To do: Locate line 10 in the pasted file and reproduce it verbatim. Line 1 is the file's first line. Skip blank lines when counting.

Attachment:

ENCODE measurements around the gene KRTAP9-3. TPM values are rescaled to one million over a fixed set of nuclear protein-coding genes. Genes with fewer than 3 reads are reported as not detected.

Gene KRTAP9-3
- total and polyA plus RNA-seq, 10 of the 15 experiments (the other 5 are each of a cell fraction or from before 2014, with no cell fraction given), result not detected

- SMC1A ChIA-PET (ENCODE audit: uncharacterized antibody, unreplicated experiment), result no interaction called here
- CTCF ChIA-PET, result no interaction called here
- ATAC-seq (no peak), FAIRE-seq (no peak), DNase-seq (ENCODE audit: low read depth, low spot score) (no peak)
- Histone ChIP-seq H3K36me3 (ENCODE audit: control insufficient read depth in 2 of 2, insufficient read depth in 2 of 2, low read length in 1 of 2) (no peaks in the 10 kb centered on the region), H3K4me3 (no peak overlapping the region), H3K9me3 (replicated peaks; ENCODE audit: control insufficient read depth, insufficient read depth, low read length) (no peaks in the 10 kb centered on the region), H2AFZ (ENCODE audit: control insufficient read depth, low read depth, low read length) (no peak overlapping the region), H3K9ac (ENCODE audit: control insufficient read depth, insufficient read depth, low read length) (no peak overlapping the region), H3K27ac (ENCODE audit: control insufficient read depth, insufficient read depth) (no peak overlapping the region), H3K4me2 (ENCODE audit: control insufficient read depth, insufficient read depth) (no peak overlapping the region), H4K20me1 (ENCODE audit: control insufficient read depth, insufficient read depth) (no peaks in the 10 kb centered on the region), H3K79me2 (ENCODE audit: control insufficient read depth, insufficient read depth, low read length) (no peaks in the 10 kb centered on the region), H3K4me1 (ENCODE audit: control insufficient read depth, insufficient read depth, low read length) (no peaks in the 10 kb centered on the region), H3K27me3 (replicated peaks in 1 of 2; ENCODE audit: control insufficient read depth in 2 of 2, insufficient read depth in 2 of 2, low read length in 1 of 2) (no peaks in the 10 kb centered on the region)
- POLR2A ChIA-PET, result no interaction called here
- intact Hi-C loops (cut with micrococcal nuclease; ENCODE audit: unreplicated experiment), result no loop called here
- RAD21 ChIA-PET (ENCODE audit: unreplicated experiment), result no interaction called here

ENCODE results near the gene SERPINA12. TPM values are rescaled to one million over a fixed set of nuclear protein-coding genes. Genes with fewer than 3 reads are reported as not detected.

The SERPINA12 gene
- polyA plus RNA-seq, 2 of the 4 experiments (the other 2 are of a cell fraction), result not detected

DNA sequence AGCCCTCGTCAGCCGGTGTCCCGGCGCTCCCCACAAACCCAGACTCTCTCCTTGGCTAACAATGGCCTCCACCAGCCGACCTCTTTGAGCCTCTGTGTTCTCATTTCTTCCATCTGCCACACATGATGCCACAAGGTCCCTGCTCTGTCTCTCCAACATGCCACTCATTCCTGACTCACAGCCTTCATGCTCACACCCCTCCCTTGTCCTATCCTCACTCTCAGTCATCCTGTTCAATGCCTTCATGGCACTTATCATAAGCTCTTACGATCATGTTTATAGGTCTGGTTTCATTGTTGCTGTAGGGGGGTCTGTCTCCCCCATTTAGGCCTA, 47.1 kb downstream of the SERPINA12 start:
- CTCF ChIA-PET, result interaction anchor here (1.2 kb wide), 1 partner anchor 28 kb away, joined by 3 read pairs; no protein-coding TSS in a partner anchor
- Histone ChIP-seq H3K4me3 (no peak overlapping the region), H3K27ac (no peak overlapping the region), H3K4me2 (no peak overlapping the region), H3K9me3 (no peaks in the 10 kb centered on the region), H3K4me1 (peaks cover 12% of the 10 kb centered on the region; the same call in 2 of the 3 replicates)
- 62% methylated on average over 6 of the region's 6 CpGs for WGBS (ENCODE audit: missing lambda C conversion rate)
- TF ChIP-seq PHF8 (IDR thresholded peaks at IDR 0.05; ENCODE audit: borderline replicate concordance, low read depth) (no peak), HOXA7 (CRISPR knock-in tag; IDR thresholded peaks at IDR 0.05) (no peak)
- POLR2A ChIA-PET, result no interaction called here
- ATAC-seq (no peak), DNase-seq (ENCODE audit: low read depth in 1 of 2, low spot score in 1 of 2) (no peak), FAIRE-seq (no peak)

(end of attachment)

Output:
- RAD21 ChIA-PET (ENCODE audit: unreplicated experiment), result no interaction called here